As I seek to understand more about the popularity of stickers in messaging apps (hint: they’re more than just big emoji!), I thought I’d share some of the interesting articles I’ve come across.
- Stickers: From Japanese craze to global mobile messaging phenomenon by Jon Russell (TNW)
Despite success in Asia, it appears likely that the appeal of stickers is different in Western markets, where Romanic alphabets are better supported on smartphones and there is less of an emoji/cartoon culture.
- Why is every messaging app under the sun trying to sell stickers to you? by Jon Russell (TNW)
Stickers are a frictionless way to monetize a service. By that I mean that they do not immediately disrupt the user experience by serving adverts, forcing video plays or using other forced ‘interactions’ that might serve to draw revenue from sponsors. Stickers are not intrusive and can keep an app priced free.
- The Elements of Stickers by Connie Chan (Andreessen Horowitz)
The “trading” element, however, is less about statically collecting and more about dynamically custom-curating one’s personal collection of stickers. These collections also signal one’s “sticker street cred” in Asian messaging apps — you can always tell a newbie or non-tech savvy user by their use of the stock stickers only.
- Designers only need to submit @3x versions of stickers (max size: 618 x 618px, 500KB)
- PNG files are preferred (even for animated stickers)
- Pay attention to transparency because your stickers can overlap message bubbles and images in conversations
- If you are making stickers that feature a single character, name the sticker pack after the character (or “CharacterName & Friends”)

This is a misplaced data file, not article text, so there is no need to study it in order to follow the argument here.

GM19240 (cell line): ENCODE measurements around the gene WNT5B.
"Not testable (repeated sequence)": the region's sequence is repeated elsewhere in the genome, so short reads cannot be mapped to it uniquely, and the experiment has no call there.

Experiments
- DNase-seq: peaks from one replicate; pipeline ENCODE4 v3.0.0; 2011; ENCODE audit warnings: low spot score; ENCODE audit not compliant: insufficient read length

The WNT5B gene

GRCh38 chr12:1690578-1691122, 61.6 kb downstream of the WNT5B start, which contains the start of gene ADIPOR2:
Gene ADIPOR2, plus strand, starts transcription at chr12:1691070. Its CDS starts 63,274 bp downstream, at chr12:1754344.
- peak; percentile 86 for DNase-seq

- If you want to appeal to Asian users, a quick Google image search of the word “kawaii” wouldn’t hurt
- Most sticker packs seem to have at least a dozen stickers
Even though I’m not the greatest artist, I’m hoping to have a sticker pack ready for September!
I don’t answer my phone much these days. It seems I’m always either holding my sleeping baby, dealing with some sort of unfortunate situation involving his clothes, or creeping around the house in ninja-like silence while he snoozes in his bassinet. There’s no room for noise in my life right now—not when my chances of getting a decent night’s sleep are on the line!
As such, one iOS 10 feature that I haven’t heard much about but that I’ve found very useful is voicemail transcription. For instance, I missed two calls from a friend today. Thanks to voicemail transcription, I found out that the first call was urgent: something had gone wrong in the online class that I helped him set up and he needed me to take a look at it.
The second call came just as Charlie was settling down for his all-important afternoon nap in my arms. This time, I saw that my friend just wanted to tell me a story and that I could call him back when I got a chance.
In both cases, glancing at the transcription was way more convenient than holding the phone to my ear and potentially waking Charlie, who I’m convinced could hear a butterfly flap its wings in Africa.
Another great thing about this feature is that it gives you the ability to provide quick and easy feedback on the quality of the transcription. Below the transcribed paragraph it says something like “How useful was this?” and you can select either “Useful” or “Not useful.” Dead simple, right? I’m sure that prompt will go away when the final version is released but for now I’m grateful for its existence.
It made me wish that Apple would add that same kind of feedback mechanism to all of its AI “suggestions,” even if only in the beta releases. Whether it be suggested apps, contacts, calendar items or locations, I should be given the opportunity to report on their usefulness/relevance. Otherwise, how does Apple get better at this? How do they know where they need to improve? Heck, how do they even know what they’re doing well?
Quick unobtrusive feedback prompts are a great “opt in” way of figuring out the answers to those questions.